WORDS FOR MAGAZINE STORY
I guess photography is what you make it. Perhaps photographs are what and how you make them. And, where in all this process does the materials; the film, the chemicals and the paper fit in? From over thirty years of involvement in this process it seems to me that certain cameras 'fit' certain styles of image-making: Leica rangefinders ~ decisive moments, 10X8 Gandolfi ~ classic studio still life, twin lens reflex Rollei ~ 60's look fashion and tight portraits cropped at the subject's forehead.
It could perhaps follow that certain films, chemical and papers 'fit' certain special applications. Sure, some product ranges are diverse and could cater for all needs, but when it comes to the crunch in the highest levels of creativity I firmly believe just as is the case with cameras, that certain products provide special leverage enabling the photographer to get the image.
Since the early nineties I have worked with the retro-photo technology of the pinhole. My philosophy with this work is to cast aside all the trappings of hardware technology. No lens, no exposure meter, no viewfinder and a total reliance on intuitive skill and moments discovered from the world. Interesting photographs are still based on eye-mind co-ordination combined with image capture and re-interpretation in printing. Luck and serendipity do not count : What does is persistence, perception and precious moments seen, identified and imaged on film and paper.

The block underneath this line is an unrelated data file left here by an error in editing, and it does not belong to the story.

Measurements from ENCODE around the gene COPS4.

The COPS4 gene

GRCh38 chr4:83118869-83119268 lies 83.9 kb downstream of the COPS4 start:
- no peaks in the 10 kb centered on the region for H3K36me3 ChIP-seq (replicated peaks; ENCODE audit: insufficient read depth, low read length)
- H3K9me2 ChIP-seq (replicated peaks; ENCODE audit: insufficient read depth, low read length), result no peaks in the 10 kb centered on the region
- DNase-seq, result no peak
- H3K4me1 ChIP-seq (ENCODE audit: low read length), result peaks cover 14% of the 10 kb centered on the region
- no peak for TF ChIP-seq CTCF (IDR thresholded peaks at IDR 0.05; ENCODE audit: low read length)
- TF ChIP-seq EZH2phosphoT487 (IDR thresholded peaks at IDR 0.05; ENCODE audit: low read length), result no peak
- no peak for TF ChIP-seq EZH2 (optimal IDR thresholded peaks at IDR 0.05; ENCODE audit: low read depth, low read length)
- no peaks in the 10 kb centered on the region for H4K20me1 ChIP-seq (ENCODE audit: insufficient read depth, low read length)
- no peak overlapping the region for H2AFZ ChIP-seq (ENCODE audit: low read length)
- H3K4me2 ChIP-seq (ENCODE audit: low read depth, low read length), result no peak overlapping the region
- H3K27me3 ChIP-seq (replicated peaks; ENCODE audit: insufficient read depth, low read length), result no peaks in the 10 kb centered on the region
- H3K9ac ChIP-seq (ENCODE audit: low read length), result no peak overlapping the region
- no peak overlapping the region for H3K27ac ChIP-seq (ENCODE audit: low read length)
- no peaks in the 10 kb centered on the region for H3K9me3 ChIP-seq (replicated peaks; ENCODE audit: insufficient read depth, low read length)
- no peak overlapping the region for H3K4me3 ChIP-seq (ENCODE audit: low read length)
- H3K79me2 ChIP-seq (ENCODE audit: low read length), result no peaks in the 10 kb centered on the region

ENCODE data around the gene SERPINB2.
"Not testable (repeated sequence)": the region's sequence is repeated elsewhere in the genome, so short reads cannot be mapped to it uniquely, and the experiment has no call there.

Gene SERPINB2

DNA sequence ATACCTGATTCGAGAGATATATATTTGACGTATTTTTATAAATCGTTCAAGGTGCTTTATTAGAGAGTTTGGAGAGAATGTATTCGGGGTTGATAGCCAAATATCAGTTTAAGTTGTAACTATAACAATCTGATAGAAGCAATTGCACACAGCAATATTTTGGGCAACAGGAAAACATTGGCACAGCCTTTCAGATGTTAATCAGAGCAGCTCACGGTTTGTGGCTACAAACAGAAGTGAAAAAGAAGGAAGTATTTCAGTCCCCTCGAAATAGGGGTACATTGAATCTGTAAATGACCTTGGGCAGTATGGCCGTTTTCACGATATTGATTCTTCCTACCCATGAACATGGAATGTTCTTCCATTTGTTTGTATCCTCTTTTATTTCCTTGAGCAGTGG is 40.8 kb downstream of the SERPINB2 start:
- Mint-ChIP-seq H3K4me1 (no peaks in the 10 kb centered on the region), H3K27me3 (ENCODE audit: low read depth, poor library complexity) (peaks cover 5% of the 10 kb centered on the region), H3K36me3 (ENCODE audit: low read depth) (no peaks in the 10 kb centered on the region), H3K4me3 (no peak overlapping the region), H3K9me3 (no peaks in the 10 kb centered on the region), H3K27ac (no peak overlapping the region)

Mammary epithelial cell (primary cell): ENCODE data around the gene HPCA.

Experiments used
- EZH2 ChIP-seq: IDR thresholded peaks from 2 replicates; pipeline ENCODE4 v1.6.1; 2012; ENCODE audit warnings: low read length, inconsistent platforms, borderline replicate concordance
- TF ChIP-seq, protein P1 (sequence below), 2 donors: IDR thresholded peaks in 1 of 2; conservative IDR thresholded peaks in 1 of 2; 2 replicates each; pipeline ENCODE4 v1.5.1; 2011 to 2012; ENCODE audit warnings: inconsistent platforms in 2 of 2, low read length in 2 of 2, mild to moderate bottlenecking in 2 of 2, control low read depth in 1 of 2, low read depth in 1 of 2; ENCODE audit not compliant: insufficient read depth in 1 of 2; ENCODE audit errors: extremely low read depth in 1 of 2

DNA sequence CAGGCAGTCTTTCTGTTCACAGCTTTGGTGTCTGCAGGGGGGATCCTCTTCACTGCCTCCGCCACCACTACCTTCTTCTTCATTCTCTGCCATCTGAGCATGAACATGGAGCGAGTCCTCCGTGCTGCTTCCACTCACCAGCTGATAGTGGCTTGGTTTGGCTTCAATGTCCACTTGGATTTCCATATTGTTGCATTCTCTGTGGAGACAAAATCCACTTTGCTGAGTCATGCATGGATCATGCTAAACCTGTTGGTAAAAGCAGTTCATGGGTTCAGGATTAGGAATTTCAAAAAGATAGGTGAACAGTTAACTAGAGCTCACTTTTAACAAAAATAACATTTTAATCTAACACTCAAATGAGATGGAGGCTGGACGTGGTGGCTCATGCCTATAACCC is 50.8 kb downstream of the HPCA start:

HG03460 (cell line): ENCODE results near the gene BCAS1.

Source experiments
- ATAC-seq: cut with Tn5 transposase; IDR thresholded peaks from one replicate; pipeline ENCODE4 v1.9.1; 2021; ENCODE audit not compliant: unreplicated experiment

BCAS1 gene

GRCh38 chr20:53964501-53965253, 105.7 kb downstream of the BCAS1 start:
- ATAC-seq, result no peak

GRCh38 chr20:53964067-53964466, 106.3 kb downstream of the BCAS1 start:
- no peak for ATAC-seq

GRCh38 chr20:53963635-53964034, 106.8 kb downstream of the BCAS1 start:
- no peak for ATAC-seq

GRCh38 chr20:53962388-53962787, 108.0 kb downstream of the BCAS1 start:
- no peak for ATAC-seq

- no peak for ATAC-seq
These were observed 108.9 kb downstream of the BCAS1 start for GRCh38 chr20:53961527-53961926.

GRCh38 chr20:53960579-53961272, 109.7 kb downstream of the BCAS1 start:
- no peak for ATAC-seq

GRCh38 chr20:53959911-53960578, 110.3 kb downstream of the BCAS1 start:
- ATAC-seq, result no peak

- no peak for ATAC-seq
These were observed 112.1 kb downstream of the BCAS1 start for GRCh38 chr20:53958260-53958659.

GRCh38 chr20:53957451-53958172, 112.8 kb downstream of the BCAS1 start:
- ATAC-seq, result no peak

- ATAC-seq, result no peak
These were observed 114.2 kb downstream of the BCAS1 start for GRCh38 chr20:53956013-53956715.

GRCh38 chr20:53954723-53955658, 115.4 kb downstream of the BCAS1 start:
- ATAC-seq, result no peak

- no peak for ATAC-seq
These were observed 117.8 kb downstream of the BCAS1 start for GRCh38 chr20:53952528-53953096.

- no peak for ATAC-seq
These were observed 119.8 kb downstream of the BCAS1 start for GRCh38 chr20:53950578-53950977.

Over the years I have found that work with pinholes requires a special kind of film. A film that will essentially withstand exposure abuse and still enable a negative which is suitable for descriptive printing. I now use Ilford FP4 and HP5 4x5 film for this personally important and demanding work. Of course the traditional arguments about the fineness of grain and tonal values don't quite relate to much of this pinhole work as my images can go through stages of incarnation by employing tricky dodging and burning-in techniques and single and split contrast printing. Traditional measures are further stripped away by the use of toning and multi-toning applications.
For me the final result needs to be able to communicate a special contrived view of the world. Each aspect of the process provides its own opportunities, these two Ilford films are key to the production ~ without them there would be only memories!
Doug Spowart © March 1999 Published in PRO PHOTO IN AUSTRALASIA